SALMON, Idaho — University of Idaho’s newest research center has completed construction of a facility to study nutrition intake of groups of livestock in pastures and plans to begin using it this fall.
The pasture research facility is the latest in a series of center improvements, with a combined investment of nearly $700,000.
Center superintendent John Hall explained the facility encompasses roughly 100 acres of a 220-acre pivot, divided into four 25-acre pastures that each contain six smaller paddocks. The paddocks all have a GrowSafe trough, which tracks how often individual animals in a group setting feed, and how much they eat. Hall explained it’s more natural for cattle to feed in a group setting.
Hall said UI operates one of the few pasture-based facilities in the U.S. where such research can be conducted. While other GrowSafe facilities in the U.S. are modeled after feedlots, Hall said a pasture-based facility will enable UI to study variation in consumption of nutrition supplements, as cattle will graze for their feed and leave troughs free. Industry partners make use the data to tweak rations to be tastier or slightly less appealing so animals will eat the proper quantities.
“We’ve already received some inquiries from industry in designing and doing some experiments with us in this facility,” Hall said, adding he hopes industry support will make the facility self-sufficient and potentially support other work at the center. “We envision this facility is going to be fairly busy, especially during grazing season.”
Hall said the first study will focus on weened cattle, monitoring the loose mineral the center has been giving to its own animals to iron out any bugs before work commences with an industry partner.
Other recent improvements at the center include a low-stress livestock handling area and a beef nutrition unit.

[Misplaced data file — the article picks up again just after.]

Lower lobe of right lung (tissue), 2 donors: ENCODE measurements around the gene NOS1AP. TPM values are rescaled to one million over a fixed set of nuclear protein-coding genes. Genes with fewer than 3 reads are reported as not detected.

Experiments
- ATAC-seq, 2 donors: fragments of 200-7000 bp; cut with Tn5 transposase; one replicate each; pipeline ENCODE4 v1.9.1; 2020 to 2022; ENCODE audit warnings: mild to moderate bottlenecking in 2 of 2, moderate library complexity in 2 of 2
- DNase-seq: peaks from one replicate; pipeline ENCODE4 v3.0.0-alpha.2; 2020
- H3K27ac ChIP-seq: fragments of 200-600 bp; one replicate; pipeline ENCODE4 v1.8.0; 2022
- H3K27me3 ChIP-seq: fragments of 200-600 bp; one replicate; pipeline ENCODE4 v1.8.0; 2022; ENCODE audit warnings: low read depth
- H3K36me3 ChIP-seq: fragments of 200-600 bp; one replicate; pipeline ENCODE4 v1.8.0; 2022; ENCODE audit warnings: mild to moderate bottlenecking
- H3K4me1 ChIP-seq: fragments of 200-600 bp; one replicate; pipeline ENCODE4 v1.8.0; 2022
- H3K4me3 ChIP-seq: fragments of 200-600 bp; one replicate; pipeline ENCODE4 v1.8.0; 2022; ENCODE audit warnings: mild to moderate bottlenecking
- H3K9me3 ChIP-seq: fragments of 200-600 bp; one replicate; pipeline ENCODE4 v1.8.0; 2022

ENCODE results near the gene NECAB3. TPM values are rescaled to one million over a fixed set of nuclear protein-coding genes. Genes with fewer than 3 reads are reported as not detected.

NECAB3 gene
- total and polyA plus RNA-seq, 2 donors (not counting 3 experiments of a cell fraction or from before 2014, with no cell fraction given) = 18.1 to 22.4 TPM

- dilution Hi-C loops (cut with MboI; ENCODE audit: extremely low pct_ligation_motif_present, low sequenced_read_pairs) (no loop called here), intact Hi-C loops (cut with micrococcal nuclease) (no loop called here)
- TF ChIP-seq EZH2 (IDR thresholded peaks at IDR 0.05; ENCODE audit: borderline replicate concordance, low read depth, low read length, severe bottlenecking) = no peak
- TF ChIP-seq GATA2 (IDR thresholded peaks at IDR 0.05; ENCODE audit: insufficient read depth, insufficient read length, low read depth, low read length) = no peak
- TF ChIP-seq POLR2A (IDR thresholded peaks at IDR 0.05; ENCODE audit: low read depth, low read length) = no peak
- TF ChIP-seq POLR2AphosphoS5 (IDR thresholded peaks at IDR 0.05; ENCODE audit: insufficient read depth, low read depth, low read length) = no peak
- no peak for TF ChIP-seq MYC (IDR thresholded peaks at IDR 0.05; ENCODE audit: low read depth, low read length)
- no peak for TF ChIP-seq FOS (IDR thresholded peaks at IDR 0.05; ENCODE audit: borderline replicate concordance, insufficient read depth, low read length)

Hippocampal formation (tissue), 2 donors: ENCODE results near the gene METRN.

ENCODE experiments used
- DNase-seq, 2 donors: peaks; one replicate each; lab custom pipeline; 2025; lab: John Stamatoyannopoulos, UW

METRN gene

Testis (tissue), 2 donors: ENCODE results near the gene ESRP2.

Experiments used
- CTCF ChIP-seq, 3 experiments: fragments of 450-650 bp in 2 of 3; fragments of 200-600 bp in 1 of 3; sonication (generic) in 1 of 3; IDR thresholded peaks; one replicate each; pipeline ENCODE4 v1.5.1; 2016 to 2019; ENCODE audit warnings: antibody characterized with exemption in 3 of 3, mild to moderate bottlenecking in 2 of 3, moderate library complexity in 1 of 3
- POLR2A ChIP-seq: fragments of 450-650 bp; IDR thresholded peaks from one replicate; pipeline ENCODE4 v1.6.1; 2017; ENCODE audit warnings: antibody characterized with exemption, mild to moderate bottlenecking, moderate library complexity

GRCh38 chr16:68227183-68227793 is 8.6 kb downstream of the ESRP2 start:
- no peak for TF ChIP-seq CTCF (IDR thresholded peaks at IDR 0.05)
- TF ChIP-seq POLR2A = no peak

Hall said the handling facility was designed by Temple Grandin’s organization. He explained Grandin, a Colorado State University professor known for her accomplishments in designing livestock handling facilities, utilized curved alleyways that direct cattle in a circular path, which tends to relax them.
In the facility — where vaccinations, animal weighing, veterinary treatments, pregnancy testing and other health functions are conducted — electric prods are never used and conditions are kept as quiet as possible, Hall said. The center placed a structure over the handling facility in 2011.
Also in 2009, a facility for beef nutrition research opened at the center, including an indoor GrowSafe system where feed efficiency is evaluated. Hall said the center hopes the data will be useful in identifying genes, other biological markers or hormones associated with animal growth.
The Auen Foundation donated land for the 1,100-acre center.
Wyatt Prescott, executive vice president of Idaho Cattle Association, attended an Aug. 8 tour of the facility. He said ICA helped recruit donations from the industry to bolster the facility’s initial cattle herd, and he believes the nutrition research is especially valuable to Idaho’s high-elevation ranches with conditions similar to Salmon.
Prescott said the facility’s research on cattle reproduction and identifying positive traits in cattle through genomics and DNA testing also has a significant industrywide benefit.